**Paper Review
: Analysis of the Increase and Decrease Algorithms for Congestion
Avoidance in Computer Networks**

**Reviewer :**** Seh Leng Lim**

With congestion avoidance mechanisms, a network can
operate in the optimal region of low delay and high throughput (that is at the
knee of its throughput/load curve), thereby avoiding being congested. The paper
focuses on first-order increase/decrease algorithms for congestion avoidance,
using metrics such as efficiency, fairness, convergence time, and size of
oscillation to compare them. By comparison, the authors are able to identify
the sort of increase/decrease congestion algorithm that will help the network
settle to an efficient and fair state regardless of its starting state.

The main contribution of the paper is its proposal
that for optimal convergence to efficiency and feasibility, the increase policy
should be additive and the decrease policy should be multiplicative. It does so
by gently walking the reader through the relevant first order equations using
the criterion of efficiency, fairness, distributedness
and convergence.

The key main ideas expounded are:

(a) The
binary feedback scheme whereby to keep the network operating in the optimal
region of low delay and high throughput, the network monitors its load level
and uses a bit in the network packet header to ask the users to increase or
decrease the load as appropriate.

(b) An additive increase with
multiplicative decrease window sizing policy will help to produce optimal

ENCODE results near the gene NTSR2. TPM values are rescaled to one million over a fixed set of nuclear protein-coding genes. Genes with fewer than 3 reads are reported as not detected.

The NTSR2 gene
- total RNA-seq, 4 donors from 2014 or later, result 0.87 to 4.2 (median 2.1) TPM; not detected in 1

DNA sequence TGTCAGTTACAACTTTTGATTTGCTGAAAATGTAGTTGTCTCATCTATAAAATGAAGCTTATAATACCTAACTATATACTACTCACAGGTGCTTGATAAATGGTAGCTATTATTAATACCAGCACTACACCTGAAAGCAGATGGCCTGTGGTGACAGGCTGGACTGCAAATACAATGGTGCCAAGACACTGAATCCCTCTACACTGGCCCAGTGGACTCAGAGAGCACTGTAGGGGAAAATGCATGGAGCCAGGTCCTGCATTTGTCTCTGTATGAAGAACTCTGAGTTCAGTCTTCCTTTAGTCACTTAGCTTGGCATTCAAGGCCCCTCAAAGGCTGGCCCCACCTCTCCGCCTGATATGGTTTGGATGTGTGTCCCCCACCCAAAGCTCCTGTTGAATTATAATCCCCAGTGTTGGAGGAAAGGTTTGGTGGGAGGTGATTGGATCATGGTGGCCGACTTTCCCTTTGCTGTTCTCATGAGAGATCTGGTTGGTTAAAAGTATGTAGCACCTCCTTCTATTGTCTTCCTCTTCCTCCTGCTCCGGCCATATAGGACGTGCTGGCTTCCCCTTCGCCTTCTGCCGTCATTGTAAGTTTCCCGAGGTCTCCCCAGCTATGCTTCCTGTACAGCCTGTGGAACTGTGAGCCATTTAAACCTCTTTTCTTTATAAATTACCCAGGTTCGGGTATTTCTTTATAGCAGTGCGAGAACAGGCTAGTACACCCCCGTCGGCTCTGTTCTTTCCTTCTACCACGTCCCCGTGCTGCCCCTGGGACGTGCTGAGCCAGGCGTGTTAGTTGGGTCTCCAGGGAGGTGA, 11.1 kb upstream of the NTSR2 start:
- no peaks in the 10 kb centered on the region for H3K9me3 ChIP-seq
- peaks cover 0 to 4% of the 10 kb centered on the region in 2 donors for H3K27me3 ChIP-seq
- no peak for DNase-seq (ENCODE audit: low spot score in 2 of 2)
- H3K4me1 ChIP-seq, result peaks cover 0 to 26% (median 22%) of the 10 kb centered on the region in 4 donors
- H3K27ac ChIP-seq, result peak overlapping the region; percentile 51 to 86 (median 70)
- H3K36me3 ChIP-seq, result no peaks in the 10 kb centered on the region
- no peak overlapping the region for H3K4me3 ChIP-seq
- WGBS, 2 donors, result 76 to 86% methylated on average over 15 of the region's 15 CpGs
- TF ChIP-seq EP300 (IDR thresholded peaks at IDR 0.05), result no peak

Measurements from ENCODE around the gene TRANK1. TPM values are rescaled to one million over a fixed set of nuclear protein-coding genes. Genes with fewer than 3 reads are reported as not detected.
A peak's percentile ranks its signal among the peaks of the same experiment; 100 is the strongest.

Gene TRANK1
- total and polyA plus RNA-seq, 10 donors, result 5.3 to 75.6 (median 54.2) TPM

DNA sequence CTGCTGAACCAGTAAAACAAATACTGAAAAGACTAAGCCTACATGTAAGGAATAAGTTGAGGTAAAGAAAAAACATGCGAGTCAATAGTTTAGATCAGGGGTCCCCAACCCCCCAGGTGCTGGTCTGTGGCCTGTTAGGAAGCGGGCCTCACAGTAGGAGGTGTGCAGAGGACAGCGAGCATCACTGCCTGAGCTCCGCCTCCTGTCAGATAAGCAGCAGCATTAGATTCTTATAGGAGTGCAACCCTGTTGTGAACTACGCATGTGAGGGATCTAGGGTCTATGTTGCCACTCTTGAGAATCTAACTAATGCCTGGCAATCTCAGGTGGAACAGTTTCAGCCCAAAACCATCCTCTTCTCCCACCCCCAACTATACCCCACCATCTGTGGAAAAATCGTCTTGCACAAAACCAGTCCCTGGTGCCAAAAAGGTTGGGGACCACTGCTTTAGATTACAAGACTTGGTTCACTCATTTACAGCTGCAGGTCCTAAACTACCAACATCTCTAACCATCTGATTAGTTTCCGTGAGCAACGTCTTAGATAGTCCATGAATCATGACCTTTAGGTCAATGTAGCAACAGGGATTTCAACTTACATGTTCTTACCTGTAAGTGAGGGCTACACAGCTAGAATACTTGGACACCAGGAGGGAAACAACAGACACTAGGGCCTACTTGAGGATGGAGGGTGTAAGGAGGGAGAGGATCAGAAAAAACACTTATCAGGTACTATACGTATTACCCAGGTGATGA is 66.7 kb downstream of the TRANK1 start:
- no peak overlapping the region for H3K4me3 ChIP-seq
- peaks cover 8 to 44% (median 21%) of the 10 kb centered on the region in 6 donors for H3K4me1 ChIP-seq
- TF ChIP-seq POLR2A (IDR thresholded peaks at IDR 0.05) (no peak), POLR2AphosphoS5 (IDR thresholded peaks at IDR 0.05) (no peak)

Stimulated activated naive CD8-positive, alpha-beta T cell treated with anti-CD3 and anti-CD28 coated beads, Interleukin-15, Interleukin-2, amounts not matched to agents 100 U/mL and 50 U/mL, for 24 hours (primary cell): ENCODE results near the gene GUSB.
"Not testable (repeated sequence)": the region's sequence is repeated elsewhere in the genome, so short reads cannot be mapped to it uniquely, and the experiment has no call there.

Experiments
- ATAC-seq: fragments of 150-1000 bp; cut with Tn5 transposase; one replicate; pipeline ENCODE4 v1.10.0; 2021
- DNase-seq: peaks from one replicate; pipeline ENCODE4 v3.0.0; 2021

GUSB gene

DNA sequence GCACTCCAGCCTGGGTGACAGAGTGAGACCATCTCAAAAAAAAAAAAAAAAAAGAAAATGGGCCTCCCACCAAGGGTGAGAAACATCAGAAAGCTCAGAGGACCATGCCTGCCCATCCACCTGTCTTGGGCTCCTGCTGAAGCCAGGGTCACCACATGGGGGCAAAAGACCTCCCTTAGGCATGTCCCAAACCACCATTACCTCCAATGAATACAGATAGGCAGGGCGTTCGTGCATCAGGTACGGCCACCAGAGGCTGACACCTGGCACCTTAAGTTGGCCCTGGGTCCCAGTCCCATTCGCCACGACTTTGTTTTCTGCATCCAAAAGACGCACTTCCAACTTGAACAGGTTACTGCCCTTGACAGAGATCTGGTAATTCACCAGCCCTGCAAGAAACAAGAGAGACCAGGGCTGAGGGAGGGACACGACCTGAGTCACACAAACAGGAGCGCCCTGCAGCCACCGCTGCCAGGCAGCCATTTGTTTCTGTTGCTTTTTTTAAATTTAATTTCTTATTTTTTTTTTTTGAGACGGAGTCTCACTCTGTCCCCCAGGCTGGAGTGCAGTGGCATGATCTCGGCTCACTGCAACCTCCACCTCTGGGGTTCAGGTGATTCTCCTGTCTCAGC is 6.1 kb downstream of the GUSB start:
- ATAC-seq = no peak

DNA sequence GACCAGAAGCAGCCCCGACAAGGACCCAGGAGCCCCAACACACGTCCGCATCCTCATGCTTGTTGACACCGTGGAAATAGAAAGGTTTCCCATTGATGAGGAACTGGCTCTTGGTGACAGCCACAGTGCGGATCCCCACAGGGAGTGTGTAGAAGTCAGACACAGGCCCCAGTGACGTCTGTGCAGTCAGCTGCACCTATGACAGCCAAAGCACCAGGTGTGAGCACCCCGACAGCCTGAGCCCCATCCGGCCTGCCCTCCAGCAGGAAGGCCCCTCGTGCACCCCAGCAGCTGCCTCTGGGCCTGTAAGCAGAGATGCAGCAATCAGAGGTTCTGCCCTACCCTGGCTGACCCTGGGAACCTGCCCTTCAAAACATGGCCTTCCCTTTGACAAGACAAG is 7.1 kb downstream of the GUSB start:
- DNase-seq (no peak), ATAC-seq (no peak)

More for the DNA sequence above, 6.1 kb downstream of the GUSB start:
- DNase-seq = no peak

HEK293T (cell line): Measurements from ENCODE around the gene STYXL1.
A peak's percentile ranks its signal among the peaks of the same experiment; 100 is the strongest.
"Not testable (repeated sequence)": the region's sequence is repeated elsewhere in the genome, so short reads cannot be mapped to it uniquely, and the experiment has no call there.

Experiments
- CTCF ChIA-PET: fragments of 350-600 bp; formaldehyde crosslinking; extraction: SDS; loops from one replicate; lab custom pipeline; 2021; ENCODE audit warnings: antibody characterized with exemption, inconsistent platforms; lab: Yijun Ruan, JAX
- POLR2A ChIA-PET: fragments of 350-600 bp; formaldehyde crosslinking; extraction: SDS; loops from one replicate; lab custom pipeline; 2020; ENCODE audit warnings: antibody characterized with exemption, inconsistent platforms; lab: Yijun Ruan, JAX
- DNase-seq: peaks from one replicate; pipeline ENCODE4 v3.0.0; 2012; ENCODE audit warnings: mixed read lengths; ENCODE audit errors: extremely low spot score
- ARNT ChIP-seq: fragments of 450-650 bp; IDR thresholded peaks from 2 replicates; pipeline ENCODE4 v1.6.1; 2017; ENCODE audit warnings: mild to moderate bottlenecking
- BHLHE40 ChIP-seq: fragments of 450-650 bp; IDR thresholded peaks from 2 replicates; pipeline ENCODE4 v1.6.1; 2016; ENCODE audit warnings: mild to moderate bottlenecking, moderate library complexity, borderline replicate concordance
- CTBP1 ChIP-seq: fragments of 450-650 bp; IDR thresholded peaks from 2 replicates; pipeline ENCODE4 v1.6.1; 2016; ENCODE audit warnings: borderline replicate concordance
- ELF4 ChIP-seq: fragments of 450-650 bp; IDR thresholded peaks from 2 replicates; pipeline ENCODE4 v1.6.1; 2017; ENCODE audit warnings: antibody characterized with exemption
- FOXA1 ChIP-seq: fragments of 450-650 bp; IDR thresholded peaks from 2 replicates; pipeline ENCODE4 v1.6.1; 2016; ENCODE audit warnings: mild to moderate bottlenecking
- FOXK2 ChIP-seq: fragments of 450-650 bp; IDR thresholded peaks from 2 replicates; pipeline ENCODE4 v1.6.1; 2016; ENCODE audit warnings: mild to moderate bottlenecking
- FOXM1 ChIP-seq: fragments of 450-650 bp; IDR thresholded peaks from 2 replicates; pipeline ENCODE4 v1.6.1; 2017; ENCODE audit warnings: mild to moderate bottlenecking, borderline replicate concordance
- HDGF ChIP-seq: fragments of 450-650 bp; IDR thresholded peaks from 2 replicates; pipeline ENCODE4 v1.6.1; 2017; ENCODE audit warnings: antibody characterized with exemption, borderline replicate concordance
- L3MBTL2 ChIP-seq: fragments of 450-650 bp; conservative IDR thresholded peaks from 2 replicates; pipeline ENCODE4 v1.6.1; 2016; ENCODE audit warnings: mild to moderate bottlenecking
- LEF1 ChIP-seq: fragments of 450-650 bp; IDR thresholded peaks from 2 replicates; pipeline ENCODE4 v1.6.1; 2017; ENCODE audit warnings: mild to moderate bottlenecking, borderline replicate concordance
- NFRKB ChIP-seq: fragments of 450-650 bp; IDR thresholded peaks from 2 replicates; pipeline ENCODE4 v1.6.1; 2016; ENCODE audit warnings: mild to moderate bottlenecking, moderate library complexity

convergence to fairness

I think that the paper has a significant
contribution (rating of 4) to the study of congestion
avoidance mechanisms in the computer networks. The paper does have an
interesting approach to its comparison of the collision avoidance mechanisms
with the use of algebraic mathematics. Logically and theoretically, the
propositions in the paper are convincing. However, there is no experimental data
to backup the claims except for the announcement that this will be implemented
in the Digital Networking Architecture and OSI Transport Class 4 Networks. Nevertheless,
it is still a very interesting and stimulating paper to read.

The authors have identified a few to be explored
areas such as the impact of delayed feedback on control (since the authors have
assumed that the feedback is synchronous for all users), the marginal utility
of increased bits of feedback and the benefits of guessing the current number
of users.

Researchers and builders who build TCP/IP stacks,
routers or even internet applications will have a better feel of the limitations
in implementing network congestion avoidance mechanisms from this paper.